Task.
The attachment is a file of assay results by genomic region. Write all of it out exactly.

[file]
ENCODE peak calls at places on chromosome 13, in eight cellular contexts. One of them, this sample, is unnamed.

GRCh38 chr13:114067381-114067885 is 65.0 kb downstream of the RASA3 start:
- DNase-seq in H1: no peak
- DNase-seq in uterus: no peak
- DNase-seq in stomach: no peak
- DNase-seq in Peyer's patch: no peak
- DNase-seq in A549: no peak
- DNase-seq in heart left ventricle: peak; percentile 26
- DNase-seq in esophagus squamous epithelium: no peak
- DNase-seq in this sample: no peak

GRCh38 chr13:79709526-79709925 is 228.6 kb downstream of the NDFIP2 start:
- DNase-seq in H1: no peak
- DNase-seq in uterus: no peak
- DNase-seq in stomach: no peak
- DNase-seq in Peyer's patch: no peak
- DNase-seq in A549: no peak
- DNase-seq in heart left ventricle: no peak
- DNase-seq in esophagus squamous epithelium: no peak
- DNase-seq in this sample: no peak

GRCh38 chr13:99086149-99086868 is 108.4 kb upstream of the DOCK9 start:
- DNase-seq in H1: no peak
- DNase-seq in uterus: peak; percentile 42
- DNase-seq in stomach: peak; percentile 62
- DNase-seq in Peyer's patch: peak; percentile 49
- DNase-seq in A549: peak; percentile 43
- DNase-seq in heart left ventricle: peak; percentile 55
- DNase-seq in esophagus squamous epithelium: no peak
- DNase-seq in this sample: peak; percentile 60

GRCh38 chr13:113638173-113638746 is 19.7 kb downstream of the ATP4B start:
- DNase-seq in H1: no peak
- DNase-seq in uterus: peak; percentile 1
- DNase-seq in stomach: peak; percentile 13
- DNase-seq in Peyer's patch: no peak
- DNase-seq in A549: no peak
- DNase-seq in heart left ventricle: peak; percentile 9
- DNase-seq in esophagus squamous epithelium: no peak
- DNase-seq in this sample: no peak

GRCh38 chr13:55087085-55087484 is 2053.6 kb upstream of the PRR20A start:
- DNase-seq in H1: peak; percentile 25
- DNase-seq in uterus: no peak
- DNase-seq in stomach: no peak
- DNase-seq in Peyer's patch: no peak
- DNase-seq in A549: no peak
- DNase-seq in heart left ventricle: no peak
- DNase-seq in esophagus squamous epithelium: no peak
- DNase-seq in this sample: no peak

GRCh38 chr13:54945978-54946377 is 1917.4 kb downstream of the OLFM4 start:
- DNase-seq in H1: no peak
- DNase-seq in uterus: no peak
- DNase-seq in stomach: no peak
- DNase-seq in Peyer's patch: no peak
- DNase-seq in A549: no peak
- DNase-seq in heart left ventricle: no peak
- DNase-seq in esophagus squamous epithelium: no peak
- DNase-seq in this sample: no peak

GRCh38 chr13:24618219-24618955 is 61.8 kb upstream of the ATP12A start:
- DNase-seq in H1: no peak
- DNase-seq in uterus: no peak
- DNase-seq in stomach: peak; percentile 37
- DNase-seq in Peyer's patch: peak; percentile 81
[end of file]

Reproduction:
ENCODE peak calls at places on chromosome 13, in eight cellular contexts. One of them, this sample, is unnamed.

GRCh38 chr13:114067381-114067885 is 65.0 kb downstream of the RASA3 start:
- DNase-seq in H1: no peak
- DNase-seq in uterus: no peak
- DNase-seq in stomach: no peak
- DNase-seq in Peyer's patch: no peak
- DNase-seq in A549: no peak
- DNase-seq in heart left ventricle: peak; percentile 26
- DNase-seq in esophagus squamous epithelium: no peak
- DNase-seq in this sample: no peak

GRCh38 chr13:79709526-79709925 is 228.6 kb downstream of the NDFIP2 start:
- DNase-seq in H1: no peak
- DNase-seq in uterus: no peak
- DNase-seq in stomach: no peak
- DNase-seq in Peyer's patch: no peak
- DNase-seq in A549: no peak
- DNase-seq in heart left ventricle: no peak
- DNase-seq in esophagus squamous epithelium: no peak
- DNase-seq in this sample: no peak

GRCh38 chr13:99086149-99086868 is 108.4 kb upstream of the DOCK9 start:
- DNase-seq in H1: no peak
- DNase-seq in uterus: peak; percentile 42
- DNase-seq in stomach: peak; percentile 62
- DNase-seq in Peyer's patch: peak; percentile 49
- DNase-seq in A549: peak; percentile 43
- DNase-seq in heart left ventricle: peak; percentile 55
- DNase-seq in esophagus squamous epithelium: no peak
- DNase-seq in this sample: peak; percentile 60

GRCh38 chr13:113638173-113638746 is 19.7 kb downstream of the ATP4B start:
- DNase-seq in H1: no peak
- DNase-seq in uterus: peak; percentile 1
- DNase-seq in stomach: peak; percentile 13
- DNase-seq in Peyer's patch: no peak
- DNase-seq in A549: no peak
- DNase-seq in heart left ventricle: peak; percentile 9
- DNase-seq in esophagus squamous epithelium: no peak
- DNase-seq in this sample: no peak

GRCh38 chr13:55087085-55087484 is 2053.6 kb upstream of the PRR20A start:
- DNase-seq in H1: peak; percentile 25
- DNase-seq in uterus: no peak
- DNase-seq in stomach: no peak
- DNase-seq in Peyer's patch: no peak
- DNase-seq in A549: no peak
- DNase-seq in heart left ventricle: no peak
- DNase-seq in esophagus squamous epithelium: no peak
- DNase-seq in this sample: no peak

GRCh38 chr13:54945978-54946377 is 1917.4 kb downstream of the OLFM4 start:
- DNase-seq in H1: no peak
- DNase-seq in uterus: no peak
- DNase-seq in stomach: no peak
- DNase-seq in Peyer's patch: no peak
- DNase-seq in A549: no peak
- DNase-seq in heart left ventricle: no peak
- DNase-seq in esophagus squamous epithelium: no peak
- DNase-seq in this sample: no peak

GRCh38 chr13:24618219-24618955 is 61.8 kb upstream of the ATP12A start:
- DNase-seq in H1: no peak
- DNase-seq in uterus: no peak
- DNase-seq in stomach: peak; percentile 37
- DNase-seq in Peyer's patch: peak; percentile 81